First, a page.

NPR logo Jack Kemp, Ex-Congressman & Dole '96 Running Mate, Dies At 73

Jack Kemp, Ex-Congressman & Dole '96 Running Mate, Dies At 73

Jack Kemp, the former conservative representative from western New York who hoped to succeed his hero, Ronald Reagan, as president in 1988, and who reappeared as a candidate as the Republican vice presidential running mate in 1996, has died. He was 73 and had been suffering from cancer.

Kemp was an NFL quarterback for the San Diego Chargers and later the Buffalo Bills. When he retired, he decided to run for the congressional seat in Buffalo vacated in 1970 by Richard "Max" McCarthy, who was seeking the Democratic Senate nomination. Kemp won the seat and held it until 1988, when he made a bid for the Republican presidential nomination. He ran as the "heir" to the Reagan Revolution, but as a candidate he failed to make a difference. He was out of the race by March, shortly after Super Tuesday. He could have gone back to New York and defended his House seat but decided instead to retire.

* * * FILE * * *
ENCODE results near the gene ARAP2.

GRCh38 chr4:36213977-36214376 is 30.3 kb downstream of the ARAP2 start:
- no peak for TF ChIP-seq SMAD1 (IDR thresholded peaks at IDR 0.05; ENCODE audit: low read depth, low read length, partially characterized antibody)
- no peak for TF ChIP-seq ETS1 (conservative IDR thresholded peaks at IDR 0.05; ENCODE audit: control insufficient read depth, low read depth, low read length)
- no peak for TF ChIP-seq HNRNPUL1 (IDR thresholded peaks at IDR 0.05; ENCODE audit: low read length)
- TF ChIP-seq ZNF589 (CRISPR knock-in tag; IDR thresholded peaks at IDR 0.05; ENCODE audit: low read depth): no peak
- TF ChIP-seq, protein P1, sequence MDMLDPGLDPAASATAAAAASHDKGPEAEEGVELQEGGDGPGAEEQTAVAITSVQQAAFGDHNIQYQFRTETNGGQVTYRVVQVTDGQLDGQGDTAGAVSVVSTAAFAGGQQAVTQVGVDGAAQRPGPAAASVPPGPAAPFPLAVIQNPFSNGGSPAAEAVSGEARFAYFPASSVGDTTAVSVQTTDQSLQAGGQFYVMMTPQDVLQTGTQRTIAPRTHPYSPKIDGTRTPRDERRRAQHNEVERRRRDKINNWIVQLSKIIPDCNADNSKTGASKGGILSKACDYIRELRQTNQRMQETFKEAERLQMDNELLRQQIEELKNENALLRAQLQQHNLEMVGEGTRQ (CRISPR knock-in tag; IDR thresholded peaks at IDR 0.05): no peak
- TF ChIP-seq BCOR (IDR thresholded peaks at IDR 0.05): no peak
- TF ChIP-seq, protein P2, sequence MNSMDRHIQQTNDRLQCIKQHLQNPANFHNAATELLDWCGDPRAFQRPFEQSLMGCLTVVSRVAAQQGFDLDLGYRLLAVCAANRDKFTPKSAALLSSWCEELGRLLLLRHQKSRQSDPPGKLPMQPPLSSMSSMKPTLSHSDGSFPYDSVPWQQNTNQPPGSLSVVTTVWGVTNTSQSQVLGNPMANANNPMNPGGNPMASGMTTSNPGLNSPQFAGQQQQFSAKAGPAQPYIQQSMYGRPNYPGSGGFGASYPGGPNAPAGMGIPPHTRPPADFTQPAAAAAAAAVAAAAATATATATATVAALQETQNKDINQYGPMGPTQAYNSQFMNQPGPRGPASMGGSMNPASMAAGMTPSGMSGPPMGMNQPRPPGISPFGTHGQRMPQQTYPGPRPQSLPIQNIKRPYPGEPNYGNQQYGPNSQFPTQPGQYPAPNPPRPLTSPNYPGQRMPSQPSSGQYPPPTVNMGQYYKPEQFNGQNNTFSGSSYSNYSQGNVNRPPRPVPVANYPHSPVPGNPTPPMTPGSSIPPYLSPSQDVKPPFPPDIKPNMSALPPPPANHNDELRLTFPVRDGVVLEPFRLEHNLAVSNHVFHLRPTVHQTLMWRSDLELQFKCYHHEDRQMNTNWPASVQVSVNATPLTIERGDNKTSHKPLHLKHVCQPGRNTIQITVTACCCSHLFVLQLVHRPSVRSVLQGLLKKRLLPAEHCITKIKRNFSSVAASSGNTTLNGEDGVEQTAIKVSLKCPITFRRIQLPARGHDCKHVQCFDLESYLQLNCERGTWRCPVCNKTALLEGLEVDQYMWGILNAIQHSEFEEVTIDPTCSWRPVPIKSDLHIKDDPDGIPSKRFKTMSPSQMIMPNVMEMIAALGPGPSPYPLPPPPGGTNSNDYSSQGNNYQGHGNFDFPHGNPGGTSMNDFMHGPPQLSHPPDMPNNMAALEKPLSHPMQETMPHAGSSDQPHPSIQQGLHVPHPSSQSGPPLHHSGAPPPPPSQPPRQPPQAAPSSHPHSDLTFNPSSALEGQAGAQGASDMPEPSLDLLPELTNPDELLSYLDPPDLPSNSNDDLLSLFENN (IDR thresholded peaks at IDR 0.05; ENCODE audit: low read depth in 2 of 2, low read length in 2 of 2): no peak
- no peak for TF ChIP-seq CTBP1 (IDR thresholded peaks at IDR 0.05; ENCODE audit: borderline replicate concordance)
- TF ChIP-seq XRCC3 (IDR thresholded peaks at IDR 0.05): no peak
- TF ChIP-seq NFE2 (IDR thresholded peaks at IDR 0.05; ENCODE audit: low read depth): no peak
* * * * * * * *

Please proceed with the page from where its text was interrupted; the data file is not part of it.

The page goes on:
Meanwhile, the presidential nomination, and the election, was won by then-Vice President George H.W. Bush, who later named Kemp to the Cabinet as his secretary of housing and urban development.

In 1996, Bob Dole selected him as his running mate. The Dole-Kemp ticket lost to Democratic incumbents Bill Clinton and Al Gore.

In January of this year, Kemp disclosed he had cancer.